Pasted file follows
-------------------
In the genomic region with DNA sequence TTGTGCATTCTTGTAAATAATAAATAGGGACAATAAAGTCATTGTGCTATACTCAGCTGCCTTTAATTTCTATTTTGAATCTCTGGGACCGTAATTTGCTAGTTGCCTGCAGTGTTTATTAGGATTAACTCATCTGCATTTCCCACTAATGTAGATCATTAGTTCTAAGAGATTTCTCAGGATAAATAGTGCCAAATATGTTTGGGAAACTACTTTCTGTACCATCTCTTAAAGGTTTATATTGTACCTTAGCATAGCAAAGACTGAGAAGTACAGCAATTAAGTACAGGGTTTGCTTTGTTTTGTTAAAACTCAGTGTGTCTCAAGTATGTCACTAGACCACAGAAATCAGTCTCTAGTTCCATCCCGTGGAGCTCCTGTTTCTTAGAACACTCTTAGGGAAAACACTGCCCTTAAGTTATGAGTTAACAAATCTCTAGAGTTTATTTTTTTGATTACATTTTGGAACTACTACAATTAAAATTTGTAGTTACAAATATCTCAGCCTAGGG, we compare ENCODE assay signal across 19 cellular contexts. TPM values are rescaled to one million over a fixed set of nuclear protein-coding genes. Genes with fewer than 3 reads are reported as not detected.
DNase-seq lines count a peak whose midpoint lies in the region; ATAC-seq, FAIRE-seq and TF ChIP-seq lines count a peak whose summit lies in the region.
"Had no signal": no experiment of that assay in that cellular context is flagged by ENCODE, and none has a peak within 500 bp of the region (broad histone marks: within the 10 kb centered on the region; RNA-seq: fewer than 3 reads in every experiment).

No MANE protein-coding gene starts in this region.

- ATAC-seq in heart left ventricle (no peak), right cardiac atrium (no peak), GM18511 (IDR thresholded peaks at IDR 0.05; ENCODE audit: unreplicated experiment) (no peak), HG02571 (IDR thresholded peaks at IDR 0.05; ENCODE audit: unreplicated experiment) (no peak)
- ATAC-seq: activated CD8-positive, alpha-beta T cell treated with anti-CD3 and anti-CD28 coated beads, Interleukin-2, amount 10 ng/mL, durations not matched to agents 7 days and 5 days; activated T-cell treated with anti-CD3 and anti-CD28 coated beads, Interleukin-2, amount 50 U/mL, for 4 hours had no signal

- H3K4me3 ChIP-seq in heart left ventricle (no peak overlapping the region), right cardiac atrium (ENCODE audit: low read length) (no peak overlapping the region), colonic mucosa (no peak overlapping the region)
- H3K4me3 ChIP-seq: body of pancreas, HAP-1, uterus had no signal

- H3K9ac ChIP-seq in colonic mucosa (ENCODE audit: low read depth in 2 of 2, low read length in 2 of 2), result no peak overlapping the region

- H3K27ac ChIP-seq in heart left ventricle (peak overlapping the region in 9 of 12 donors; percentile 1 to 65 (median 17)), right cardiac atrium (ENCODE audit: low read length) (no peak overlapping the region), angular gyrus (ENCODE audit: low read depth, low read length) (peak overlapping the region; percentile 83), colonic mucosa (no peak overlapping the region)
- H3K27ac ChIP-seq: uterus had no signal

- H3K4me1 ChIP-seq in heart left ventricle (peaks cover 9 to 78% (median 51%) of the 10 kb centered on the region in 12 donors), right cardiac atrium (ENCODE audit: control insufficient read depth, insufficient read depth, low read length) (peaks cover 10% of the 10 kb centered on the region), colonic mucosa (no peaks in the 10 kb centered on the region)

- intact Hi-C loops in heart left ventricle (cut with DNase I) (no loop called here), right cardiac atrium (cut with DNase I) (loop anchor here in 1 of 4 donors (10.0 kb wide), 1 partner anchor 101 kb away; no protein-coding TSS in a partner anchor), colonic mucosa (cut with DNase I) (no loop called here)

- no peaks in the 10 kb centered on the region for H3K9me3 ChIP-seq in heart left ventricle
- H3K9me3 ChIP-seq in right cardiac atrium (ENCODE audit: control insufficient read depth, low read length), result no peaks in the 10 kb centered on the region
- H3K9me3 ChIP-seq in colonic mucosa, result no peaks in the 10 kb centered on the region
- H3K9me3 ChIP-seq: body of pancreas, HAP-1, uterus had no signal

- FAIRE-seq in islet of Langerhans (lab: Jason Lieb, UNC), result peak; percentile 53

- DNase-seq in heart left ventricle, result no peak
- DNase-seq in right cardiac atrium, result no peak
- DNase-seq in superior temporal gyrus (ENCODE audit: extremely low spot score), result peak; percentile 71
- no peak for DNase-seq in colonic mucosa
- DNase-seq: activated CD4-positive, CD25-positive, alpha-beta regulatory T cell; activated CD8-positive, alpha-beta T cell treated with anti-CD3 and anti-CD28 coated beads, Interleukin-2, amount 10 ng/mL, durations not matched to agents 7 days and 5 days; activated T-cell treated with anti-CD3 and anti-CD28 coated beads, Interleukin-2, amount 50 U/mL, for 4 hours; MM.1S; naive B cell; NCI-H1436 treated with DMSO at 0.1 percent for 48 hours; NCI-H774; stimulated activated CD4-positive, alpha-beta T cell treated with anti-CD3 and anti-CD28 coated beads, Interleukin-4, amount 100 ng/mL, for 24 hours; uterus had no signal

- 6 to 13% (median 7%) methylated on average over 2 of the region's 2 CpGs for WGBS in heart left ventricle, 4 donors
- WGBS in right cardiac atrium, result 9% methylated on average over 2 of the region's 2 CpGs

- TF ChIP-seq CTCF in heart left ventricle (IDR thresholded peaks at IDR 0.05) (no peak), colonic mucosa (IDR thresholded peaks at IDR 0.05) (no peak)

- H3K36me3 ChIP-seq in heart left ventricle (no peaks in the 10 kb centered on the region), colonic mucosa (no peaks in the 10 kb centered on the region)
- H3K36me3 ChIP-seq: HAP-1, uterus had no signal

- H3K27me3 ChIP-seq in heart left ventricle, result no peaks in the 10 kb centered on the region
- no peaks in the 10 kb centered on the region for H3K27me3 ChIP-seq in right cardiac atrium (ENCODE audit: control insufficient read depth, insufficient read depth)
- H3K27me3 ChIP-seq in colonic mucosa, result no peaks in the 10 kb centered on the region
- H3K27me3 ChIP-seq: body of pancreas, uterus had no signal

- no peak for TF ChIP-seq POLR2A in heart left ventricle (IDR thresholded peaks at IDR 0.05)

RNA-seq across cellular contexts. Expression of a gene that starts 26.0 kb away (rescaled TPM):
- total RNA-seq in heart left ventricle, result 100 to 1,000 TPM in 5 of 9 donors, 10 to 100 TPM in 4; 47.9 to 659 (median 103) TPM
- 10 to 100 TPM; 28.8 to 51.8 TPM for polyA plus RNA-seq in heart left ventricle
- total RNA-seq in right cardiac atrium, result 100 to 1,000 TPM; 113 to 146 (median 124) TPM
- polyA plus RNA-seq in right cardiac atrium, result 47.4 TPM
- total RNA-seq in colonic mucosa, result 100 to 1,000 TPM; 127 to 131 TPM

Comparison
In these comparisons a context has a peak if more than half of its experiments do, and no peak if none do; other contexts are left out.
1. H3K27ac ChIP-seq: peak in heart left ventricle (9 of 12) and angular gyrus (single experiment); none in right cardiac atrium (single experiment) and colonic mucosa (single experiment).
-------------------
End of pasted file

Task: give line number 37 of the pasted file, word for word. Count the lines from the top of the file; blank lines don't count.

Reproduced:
- total RNA-seq in right cardiac atrium, result 100 to 1,000 TPM; 113 to 146 (median 124) TPM